This sumptuously recorded SACD features the music of French composer Guillaume Bouzignac (c. 1587- post 1643), born amidst the southern provinces, and fated to avoid the more fame-producing cities like Paris and others that promoted the French court. As a result, his music lay dormant until the beginning of the 20th century, and though scholars have been able to piece together only small parts of the puzzle of his life, his originality and talent stand clear.
Apparently it stood that way during most of his lifetime also. His excellent provincial education thrust him into a “singing school” in his earliest years, where those boys with good voices were applied to good teaching in Latin, reading, writing, and the other courses considered applicable to a liberal arts education of the time. His rise as a singer and music master took him to a succession of cathedrals and major music centers all over the country. But there is a question as to how “original” he was perceived to be in his time, and this, coupled with his living on the outskirts of the inner circle of “cultured” French life, may have led to his being forgotten.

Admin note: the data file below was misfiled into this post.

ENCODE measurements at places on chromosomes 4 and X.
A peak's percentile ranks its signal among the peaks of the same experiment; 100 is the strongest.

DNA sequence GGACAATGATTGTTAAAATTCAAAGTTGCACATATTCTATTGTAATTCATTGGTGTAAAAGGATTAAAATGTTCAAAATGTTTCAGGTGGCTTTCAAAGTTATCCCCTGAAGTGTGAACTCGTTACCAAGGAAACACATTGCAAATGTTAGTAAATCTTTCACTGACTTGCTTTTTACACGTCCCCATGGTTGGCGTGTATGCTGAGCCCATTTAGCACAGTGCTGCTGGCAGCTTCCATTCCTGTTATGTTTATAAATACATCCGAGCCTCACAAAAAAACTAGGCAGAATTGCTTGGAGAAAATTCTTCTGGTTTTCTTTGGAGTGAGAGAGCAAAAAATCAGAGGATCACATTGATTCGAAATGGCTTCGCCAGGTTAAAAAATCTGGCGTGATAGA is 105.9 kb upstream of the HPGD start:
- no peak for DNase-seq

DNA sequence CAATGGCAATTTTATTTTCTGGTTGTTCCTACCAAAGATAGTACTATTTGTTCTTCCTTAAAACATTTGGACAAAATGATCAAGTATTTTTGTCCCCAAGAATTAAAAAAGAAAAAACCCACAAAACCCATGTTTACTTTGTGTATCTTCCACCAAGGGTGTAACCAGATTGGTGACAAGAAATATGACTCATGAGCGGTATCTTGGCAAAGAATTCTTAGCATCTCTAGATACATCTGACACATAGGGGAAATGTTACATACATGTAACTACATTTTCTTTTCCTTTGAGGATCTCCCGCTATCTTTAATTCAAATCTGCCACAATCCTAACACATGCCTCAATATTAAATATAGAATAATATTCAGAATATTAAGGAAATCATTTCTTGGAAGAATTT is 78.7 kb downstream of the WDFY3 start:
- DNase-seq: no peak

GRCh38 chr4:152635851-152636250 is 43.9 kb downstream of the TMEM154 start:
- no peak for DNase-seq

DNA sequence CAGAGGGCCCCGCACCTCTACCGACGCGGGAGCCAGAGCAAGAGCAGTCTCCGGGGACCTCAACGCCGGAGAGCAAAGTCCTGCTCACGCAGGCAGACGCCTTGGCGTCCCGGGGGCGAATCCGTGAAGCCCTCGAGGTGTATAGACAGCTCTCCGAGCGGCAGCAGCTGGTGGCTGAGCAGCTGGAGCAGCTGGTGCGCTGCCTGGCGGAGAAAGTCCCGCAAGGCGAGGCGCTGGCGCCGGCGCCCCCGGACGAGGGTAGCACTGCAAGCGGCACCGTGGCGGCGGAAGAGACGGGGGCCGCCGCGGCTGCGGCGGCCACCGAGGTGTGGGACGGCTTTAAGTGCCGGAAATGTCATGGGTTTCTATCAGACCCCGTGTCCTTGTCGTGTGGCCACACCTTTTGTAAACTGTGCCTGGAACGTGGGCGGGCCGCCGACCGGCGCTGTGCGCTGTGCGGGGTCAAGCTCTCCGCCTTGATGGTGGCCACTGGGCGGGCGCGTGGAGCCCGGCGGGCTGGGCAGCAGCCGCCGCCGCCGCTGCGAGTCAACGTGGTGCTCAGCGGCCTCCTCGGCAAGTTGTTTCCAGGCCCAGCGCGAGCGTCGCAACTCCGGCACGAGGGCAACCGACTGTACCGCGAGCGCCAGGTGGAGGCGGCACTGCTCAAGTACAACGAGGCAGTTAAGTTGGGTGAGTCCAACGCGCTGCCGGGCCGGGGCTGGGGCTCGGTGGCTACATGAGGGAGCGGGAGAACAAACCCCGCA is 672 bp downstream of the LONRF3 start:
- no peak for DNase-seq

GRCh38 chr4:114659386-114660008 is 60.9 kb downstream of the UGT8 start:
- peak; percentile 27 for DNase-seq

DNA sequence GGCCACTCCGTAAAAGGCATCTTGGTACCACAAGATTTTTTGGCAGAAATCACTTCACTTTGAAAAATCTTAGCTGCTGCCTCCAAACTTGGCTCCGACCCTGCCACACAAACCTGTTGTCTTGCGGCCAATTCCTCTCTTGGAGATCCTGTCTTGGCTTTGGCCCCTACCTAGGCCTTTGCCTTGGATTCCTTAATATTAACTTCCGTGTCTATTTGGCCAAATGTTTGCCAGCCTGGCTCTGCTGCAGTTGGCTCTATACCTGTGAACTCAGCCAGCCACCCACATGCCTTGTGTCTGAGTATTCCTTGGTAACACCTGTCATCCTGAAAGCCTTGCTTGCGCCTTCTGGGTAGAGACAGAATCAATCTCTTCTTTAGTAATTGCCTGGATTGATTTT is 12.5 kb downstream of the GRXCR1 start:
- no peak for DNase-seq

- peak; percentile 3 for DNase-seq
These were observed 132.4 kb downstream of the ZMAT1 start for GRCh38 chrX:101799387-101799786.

The music itself is, in a word, wonderful. The melodies, avoiding the normal churchly style of the time, and seemingly incorporating what sounds like a heavily-influenced folk idiom, are tuneful and highly dramatic. His use of the chorus, from large antiphonal responses to unequally balanced ensembles, to superb solo combinations, is thrilling and highly effective. Though this music is hardly redolent of the new music that would shortly move through the continent, it has its own definitions and standards, and an extraordinarily expressive means of communication.
Tacet has labeled this as genuine 5.1 sound, and so it seems, the surround separation like standing in the middle of an acoustically perfect cathedral. The choir is excellent, fully involved in these readings, and sing with great spirit. The booklet notes are very good, though the translations of the Latin texts into German only get an award of a half-star deduction. And if you don’t have SACD, well, this sounds great on headphones too.
— Steven Ritter